The battle of where persons with autism would be raised and by whom, is certainly a thing of the past in the US. Today both self-advocates and parent advocates are now championing our housing crisis. For instance, leaders like autistic self-advocate Ari Ne’eman are demanding more inclusive housing practices for both his current peer group and the half a million autistic children that will be adults in 2023 (p. 550).
Parent advocates haven’t quite passed the baton, but there are certainly other runners in the race to create more inclusive society for persons on the autism spectrum. Similar to parent advocates, new self-advocates are emerging each year to fight for their own rights and needs. In 2004, Alex Plank created Wrong Planet, an online community for neurodiverse people (p.503). Wrong Planet quickly became the hub for self-advocates who wanted a sense of community. More than that, Plank became a leader in the global discussion on what it means to be autistic (p. 504). Plank, Ne’eman and others continue their avid advocacy for everyone that shares the diagnostic label autism spectrum disorders.
There is so much that needs to be accomplished within our global community to include, accept, and support persons with autism throughout the life span. Thankfully there are many talented and dedicated self-advocates at the helm. But before the neurodiversity movement, there was another important movement. That of parents helping parents. This mentorship processes to guide is still alive, well, and a primary source of information and support for many parents.
These parents have fought and advocated for these changes because of one profoundly simple construct—love. The love that they have for their child and love that moves parents to do anything they can for them.
Parents Helping Parents
That’s right, parents do figure it out! Their figure-it-out attitude is fueled by determination and grit, but mostly love for their child. The autism community has so many examples of parents-helping-parents. In our San Diego community, we are lucky to have many parents who continue to create change. At Love & Autism, we know the power of parents’ love. We know that love is the strongest motivator. Giving and receiving love feels better than basically any other aspect of our human experience.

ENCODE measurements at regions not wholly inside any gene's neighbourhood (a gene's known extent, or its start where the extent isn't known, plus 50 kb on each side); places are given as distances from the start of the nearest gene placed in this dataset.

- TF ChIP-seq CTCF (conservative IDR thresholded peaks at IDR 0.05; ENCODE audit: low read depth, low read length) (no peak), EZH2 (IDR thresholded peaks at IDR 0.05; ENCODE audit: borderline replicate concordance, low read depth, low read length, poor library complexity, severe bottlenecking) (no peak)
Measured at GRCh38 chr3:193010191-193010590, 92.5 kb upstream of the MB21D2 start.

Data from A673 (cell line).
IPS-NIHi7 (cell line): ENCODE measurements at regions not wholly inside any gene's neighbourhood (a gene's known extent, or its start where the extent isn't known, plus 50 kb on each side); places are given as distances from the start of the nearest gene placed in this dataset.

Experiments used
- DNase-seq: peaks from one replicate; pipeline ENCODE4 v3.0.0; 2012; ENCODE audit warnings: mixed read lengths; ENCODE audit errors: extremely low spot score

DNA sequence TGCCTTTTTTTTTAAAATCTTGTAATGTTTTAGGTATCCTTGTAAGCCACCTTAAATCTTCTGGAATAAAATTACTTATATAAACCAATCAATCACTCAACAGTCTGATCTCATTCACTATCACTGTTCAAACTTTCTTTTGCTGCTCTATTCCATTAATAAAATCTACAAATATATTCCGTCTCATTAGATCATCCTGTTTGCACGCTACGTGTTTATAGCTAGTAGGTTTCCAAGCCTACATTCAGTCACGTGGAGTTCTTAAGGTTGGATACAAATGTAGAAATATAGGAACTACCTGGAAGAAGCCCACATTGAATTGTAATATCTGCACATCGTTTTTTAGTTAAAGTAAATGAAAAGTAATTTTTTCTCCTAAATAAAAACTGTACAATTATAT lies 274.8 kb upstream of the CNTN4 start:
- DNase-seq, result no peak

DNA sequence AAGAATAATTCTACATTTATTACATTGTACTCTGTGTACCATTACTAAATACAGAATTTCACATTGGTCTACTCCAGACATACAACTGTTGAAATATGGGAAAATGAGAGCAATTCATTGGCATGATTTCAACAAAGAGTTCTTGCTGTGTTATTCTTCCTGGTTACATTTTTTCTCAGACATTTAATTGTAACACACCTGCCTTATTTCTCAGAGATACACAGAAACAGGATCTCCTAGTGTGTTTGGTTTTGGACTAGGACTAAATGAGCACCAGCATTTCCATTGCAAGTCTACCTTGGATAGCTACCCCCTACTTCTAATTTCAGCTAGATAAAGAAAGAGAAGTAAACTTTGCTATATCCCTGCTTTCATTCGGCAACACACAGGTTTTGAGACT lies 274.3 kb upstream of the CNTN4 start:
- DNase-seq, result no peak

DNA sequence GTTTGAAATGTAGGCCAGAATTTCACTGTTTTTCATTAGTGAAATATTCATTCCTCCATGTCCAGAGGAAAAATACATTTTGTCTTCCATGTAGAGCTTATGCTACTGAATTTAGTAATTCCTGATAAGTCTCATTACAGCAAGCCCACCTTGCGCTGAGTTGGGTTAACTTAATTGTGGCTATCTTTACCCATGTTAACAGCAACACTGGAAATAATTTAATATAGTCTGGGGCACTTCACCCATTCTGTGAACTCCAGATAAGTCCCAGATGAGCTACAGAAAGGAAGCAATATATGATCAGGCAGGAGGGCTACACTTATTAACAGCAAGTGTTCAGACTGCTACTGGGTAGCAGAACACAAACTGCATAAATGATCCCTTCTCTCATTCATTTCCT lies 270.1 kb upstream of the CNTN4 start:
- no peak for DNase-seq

We are extending the work of Donvan and Zucker by inviting parents to present as part of our conference. At our breakout sessions, parent leaders will be supporting other parents with their years of hard work and labor of love.
Award winning author, Chantal Sicile-Kira will present A Full Life with Autism: How to Prepare for Real Life. Chantal is both proud mom to acclaimed artist, Jeremy Sicile-Kira, and strong advocate for inclusive practices. To date, she has written six books on what it means to have autism and how to support your child with autism in creating a full and satisfying life.
Celina Vitoria made a huge shift in her professional track when she recognized the massive divide between who she knew her child to be and how some professionals viewed her child. She understood her child needed a way to communicate and those around her seemed ill-equip to help. She found her own path. She taught her son how to communicate using Rapid Prompting Method (RPM). Rather than stop with her own child, she’s transformed her passion into a profession and is a trainer of RPM. She will be sharing her journey at Love & Autism.
Laura Sylvester is another strong example of someone who let her love for her child guide her professional path. As founder of Good Dog! Autism Companions, Laura puts trained canine companions in many homes. Giving many persons with autism unconditional love from their dog. Laura, alongside our very own Brain Bovino, will share about the importance and benefit of non-human connections.
Hela Kammoun Bali
Hela Kammoun Bali, mother to a beautiful daughter with autism, recognized the limitations in treatments and sought out a better way to work on regulation. She brings to Love & Autism cutting edge treatment in her presentation, Bringing Peace to the Sensory System using the MNRI method.
Hannah Smith LaFrenz
Hannah Smith LA Frenz, mother and a woman with autism, will take us on a in-depth discussion about spirituality and faith-based communities and the roles that each play within our hearts. Both faith and spirituality are considered a relationship that serves the soul.
Debra Hosseini, Keri Bower, & Kristina Bant Jenkins
The founders of The Art of Autism, Debra Hosseini and Keri Bower, both parents to autistic adults, will display art by autistic self-advocates. Kristina Bant Jenkins, will premiere her photo exhibit This is Autism at Love & Autism. She is loving mother to her adorable, Charlie.
So much parent-to-parent wisdom! So much love.
Parents have a long history of doing big things in the name of love. Your change starts here!
Join us at Love & Autism to hear John Donvan and Caren Zucker share about the stories from In A Different Key. At Love & Autism, you can also meet the authors and have your book signed. You will also meet plenty of parents just like yourself, who are definitely figuring it out for love!